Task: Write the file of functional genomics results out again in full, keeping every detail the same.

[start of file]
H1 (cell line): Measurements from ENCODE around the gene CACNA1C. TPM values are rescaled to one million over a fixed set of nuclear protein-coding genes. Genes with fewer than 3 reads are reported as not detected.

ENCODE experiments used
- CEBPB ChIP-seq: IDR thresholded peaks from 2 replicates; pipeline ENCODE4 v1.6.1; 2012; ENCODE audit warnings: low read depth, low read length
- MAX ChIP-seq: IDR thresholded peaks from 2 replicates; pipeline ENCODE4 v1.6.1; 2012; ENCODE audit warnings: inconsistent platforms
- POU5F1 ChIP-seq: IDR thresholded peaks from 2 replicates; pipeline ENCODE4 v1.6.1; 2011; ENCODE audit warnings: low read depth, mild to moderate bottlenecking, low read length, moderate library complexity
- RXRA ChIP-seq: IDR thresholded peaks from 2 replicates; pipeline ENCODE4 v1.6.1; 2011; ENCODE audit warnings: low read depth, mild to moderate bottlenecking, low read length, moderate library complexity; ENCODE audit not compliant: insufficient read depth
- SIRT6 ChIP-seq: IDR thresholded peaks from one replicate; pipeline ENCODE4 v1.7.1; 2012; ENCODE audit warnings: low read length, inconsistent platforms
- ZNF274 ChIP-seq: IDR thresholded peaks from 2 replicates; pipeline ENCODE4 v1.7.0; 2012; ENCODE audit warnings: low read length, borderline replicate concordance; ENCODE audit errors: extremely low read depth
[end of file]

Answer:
H1 (cell line): Measurements from ENCODE around the gene CACNA1C. TPM values are rescaled to one million over a fixed set of nuclear protein-coding genes. Genes with fewer than 3 reads are reported as not detected.

ENCODE experiments used
- CEBPB ChIP-seq: IDR thresholded peaks from 2 replicates; pipeline ENCODE4 v1.6.1; 2012; ENCODE audit warnings: low read depth, low read length
- MAX ChIP-seq: IDR thresholded peaks from 2 replicates; pipeline ENCODE4 v1.6.1; 2012; ENCODE audit warnings: inconsistent platforms
- POU5F1 ChIP-seq: IDR thresholded peaks from 2 replicates; pipeline ENCODE4 v1.6.1; 2011; ENCODE audit warnings: low read depth, mild to moderate bottlenecking, low read length, moderate library complexity
- RXRA ChIP-seq: IDR thresholded peaks from 2 replicates; pipeline ENCODE4 v1.6.1; 2011; ENCODE audit warnings: low read depth, mild to moderate bottlenecking, low read length, moderate library complexity; ENCODE audit not compliant: insufficient read depth
- SIRT6 ChIP-seq: IDR thresholded peaks from one replicate; pipeline ENCODE4 v1.7.1; 2012; ENCODE audit warnings: low read length, inconsistent platforms
- ZNF274 ChIP-seq: IDR thresholded peaks from 2 replicates; pipeline ENCODE4 v1.7.0; 2012; ENCODE audit warnings: low read length, borderline replicate concordance; ENCODE audit errors: extremely low read depth